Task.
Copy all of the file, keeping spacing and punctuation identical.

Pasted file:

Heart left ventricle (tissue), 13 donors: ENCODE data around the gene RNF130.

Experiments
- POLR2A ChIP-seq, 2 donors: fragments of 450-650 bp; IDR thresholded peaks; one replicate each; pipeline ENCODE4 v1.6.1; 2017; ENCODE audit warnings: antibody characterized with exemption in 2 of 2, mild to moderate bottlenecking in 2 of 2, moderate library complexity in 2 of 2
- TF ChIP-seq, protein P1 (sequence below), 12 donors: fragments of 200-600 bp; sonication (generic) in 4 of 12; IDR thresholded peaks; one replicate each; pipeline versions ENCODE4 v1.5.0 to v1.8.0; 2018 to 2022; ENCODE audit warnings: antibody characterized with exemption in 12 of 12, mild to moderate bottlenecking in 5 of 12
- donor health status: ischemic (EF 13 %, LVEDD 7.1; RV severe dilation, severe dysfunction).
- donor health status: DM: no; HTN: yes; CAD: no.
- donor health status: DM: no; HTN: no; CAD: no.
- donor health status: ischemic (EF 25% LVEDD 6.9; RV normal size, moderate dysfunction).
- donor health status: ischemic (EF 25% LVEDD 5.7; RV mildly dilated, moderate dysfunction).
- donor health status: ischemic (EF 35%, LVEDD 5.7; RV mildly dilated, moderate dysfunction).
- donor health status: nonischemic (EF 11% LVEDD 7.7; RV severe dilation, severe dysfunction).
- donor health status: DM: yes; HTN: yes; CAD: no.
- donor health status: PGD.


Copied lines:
Heart left ventricle (tissue), 13 donors: ENCODE data around the gene RNF130.

Experiments
- POLR2A ChIP-seq, 2 donors: fragments of 450-650 bp; IDR thresholded peaks; one replicate each; pipeline ENCODE4 v1.6.1; 2017; ENCODE audit warnings: antibody characterized with exemption in 2 of 2, mild to moderate bottlenecking in 2 of 2, moderate library complexity in 2 of 2
- TF ChIP-seq, protein P1 (sequence below), 12 donors: fragments of 200-600 bp; sonication (generic) in 4 of 12; IDR thresholded peaks; one replicate each; pipeline versions ENCODE4 v1.5.0 to v1.8.0; 2018 to 2022; ENCODE audit warnings: antibody characterized with exemption in 12 of 12, mild to moderate bottlenecking in 5 of 12
- donor health status: ischemic (EF 13 %, LVEDD 7.1; RV severe dilation, severe dysfunction).
- donor health status: DM: no; HTN: yes; CAD: no.
- donor health status: DM: no; HTN: no; CAD: no.
- donor health status: ischemic (EF 25% LVEDD 6.9; RV normal size, moderate dysfunction).
- donor health status: ischemic (EF 25% LVEDD 5.7; RV mildly dilated, moderate dysfunction).
- donor health status: ischemic (EF 35%, LVEDD 5.7; RV mildly dilated, moderate dysfunction).
- donor health status: nonischemic (EF 11% LVEDD 7.7; RV severe dilation, severe dysfunction).
- donor health status: DM: yes; HTN: yes; CAD: no.
- donor health status: PGD.